The world athletics championships starting on Friday will sAee an unprecedented anti-doping programme with around 1,200 tests overall and all samples examined outside the host nation of Qatar.
The Athletics Integrity Unit (AIU), responsible for the anti-doping programme of the ruling body IAAF, says it is conducting some 700 blood tests ahead of the Doha championships for the biological passports of athletes to detect blood doping or the use of Human Growth Hormone.
An additional 500 tests, mostly urine, will be conducted during the 10 days of competition until October 6 which features more than 2,000 athletes from 209 countries.
Member federations with the highest risk of positive tests must ensure their selected athletes go through several out-of-competition tests in the run-up, the AIU said.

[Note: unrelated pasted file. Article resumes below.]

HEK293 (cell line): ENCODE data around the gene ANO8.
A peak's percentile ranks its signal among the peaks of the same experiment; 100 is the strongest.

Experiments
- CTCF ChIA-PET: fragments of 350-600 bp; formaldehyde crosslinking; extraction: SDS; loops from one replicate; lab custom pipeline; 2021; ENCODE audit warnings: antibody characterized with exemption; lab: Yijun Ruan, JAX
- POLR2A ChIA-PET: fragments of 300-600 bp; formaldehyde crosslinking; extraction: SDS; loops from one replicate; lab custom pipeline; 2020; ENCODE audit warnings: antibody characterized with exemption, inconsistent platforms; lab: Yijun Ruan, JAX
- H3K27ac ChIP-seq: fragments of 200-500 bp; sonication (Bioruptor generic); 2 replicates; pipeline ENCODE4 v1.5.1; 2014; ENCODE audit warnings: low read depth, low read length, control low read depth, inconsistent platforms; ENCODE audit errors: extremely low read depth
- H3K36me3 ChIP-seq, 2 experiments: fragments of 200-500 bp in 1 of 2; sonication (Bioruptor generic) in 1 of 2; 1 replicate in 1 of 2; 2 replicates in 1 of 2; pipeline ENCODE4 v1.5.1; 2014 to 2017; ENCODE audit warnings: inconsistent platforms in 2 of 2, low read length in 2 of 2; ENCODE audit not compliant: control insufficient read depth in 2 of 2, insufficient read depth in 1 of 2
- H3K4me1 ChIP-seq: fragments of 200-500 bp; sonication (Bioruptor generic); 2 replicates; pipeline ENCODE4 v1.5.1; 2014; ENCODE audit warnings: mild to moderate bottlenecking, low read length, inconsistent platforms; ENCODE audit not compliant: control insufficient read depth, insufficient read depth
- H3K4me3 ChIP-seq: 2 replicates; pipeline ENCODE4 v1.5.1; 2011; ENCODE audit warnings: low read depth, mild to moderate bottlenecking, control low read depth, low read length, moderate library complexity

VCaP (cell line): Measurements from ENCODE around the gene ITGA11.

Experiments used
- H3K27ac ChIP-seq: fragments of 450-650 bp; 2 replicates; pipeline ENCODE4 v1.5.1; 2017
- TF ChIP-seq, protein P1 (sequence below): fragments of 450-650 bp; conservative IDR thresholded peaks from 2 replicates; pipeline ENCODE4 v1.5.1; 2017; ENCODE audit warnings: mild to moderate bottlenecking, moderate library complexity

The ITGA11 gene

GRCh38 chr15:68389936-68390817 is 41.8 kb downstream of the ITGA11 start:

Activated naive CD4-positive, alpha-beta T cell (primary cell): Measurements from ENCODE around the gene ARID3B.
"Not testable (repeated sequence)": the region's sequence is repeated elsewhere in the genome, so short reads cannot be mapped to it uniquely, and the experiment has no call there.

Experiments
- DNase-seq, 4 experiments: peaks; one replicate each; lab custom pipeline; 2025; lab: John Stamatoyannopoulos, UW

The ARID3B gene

All samples are tested outside Qatar as a “proactive measure” to avoid conflict of interest.
“The athletes competing in Doha will have gone through an unprecedented level of testing and education,” AIU chairman Chris Howman said.
“We hope that our initiatives give clean athletes the confidence to go out there and discover how good they really can be.
“Public confidence in the integrity of a sporting event is paramount and we do not want to leave any stone unturned to ensure this is achieved for the biggest athletics event,” he said.